Fashion journalist and podcaster Chioma Nnadi has been named as the new head of editorial content at British Vogue.
She will become the first black female head of the industry-leading fashion title, which also has outlets in the US, France and Italy.
The Londoner said she was "beyond excited and honoured" to be taking over from editor-in-chief Edward Enninful.
As editor of New York-based Vogue.com, she recently led its online coverage of major events like the Met Gala.
Nnadi, whose recent cover stories have featured stars such as Rihanna, Cara Delevingne and Erykah Badu, has spent 13 years as a writer and news director for Vogue, and also co-hosts the publication's podcast, The Run-Through.
"As someone who was born and raised in London, the energy of the city - its boundary-pushing style and creative scene - has shaped the way I look at the world," Nnadi said in a statement on Monday, in the middle of London Fashion Week.
"Now, more than ever, it feels like a moment to look beyond borders while also celebrating the broad scope of what it means to be British," she added of her return to her hometown.
"I'm looking forward to engaging a loyal and inspired digital community that is energised by our access, point of view, and storytelling."
Anna Wintour, Vogue's chief content officer and global editorial director, who helped to provide the inspiration for Meryl Streep's character in the film The Devil Wears Prada, said Nnadi was "beloved among her colleagues".
She added Nnadi is "an editor and writer with an impeccable reputation - both here and in the fashion industry at large".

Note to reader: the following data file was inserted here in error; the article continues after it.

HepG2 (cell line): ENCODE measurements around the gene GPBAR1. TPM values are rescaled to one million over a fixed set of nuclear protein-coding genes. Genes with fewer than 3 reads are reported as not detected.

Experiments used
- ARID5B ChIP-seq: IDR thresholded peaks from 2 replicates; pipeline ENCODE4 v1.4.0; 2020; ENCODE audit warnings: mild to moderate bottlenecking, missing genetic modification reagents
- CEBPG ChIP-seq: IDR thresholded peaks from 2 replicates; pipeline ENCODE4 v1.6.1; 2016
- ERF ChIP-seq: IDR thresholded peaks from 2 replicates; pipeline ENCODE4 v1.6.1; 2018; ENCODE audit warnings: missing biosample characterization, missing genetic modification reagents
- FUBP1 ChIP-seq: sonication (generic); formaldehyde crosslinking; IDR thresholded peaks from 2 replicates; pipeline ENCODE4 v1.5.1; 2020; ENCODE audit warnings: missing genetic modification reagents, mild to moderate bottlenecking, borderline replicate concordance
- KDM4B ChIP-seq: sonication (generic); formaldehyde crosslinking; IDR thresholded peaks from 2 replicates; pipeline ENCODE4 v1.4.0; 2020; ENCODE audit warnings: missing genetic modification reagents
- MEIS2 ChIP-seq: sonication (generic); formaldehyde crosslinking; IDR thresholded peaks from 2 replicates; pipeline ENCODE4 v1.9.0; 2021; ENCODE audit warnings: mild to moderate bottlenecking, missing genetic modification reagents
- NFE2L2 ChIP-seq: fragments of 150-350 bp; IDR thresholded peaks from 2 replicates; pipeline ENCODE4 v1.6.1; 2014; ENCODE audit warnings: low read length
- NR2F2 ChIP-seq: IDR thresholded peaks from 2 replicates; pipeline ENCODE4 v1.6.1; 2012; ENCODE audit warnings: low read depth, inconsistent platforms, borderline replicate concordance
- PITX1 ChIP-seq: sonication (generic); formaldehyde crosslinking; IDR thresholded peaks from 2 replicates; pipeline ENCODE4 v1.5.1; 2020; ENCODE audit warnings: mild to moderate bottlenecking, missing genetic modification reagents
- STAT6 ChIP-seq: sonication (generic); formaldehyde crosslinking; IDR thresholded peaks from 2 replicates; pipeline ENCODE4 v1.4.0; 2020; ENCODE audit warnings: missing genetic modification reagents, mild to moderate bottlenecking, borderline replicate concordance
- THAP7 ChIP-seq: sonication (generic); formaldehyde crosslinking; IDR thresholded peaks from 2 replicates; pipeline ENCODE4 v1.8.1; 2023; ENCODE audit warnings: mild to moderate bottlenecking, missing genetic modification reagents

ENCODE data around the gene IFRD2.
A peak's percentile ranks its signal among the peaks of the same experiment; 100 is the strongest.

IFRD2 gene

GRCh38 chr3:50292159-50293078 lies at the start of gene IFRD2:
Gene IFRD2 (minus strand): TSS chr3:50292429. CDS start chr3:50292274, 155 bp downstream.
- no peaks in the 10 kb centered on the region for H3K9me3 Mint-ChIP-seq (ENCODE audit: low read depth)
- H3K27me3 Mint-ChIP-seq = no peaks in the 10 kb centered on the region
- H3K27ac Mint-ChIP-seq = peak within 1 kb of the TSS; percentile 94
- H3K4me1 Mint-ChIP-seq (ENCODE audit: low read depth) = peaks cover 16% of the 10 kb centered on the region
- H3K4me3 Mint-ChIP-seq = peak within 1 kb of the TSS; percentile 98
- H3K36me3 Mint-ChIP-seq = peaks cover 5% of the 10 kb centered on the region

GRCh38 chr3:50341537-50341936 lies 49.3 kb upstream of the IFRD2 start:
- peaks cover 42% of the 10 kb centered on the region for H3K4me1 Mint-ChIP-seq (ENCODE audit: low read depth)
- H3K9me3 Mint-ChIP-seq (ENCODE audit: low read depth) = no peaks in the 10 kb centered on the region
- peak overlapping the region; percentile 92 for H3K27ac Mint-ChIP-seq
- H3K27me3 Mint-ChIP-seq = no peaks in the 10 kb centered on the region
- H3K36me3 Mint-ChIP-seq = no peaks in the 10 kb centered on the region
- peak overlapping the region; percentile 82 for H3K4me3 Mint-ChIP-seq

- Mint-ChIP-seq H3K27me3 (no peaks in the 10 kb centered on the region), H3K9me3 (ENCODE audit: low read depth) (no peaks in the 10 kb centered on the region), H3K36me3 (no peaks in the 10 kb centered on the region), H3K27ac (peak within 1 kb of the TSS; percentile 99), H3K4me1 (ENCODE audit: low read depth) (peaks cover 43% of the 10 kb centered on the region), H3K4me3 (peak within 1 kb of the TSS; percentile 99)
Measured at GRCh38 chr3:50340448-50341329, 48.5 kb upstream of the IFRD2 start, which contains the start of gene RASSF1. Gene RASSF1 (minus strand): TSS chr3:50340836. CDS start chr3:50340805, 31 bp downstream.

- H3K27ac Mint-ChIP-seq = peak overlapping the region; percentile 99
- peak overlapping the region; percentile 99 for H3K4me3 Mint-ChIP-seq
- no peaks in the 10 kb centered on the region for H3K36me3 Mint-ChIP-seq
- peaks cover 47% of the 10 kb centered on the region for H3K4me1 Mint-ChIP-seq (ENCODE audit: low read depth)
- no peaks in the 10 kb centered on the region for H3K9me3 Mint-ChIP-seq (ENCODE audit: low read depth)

"I'm so grateful to Edward Enninful for everything he's accomplished at British Vogue, and we're all looking forward to a productive and creative relationship with him in his new role," she continued.
In June, Enninful announced he would be stepping down from his role after six years of breaking boundaries at the top fashion magazine.
| Nnandi will replace Edward Enninful, who moves into a new role
Enninful will remain as an editorial adviser to the UK title but move into a newly-created job next year aimed at growing the brand globally. His new portfolio as Vogue's global creative and cultural adviser will also allow him to take on external projects.
He said he was "thrilled" at the news of the appointment of his successor, calling Nnadi "a brilliant and unique talent with real vision, who will take the publication to ever greater heights".
Nnadi began her career on the features desk of the Evening Standard Magazine, before moving to New York to write for independent style magazine Trace.
She then went on to cover fashion and its links to music for Fader before joining Vogue in 2010.
Her new job will commence from 9 October.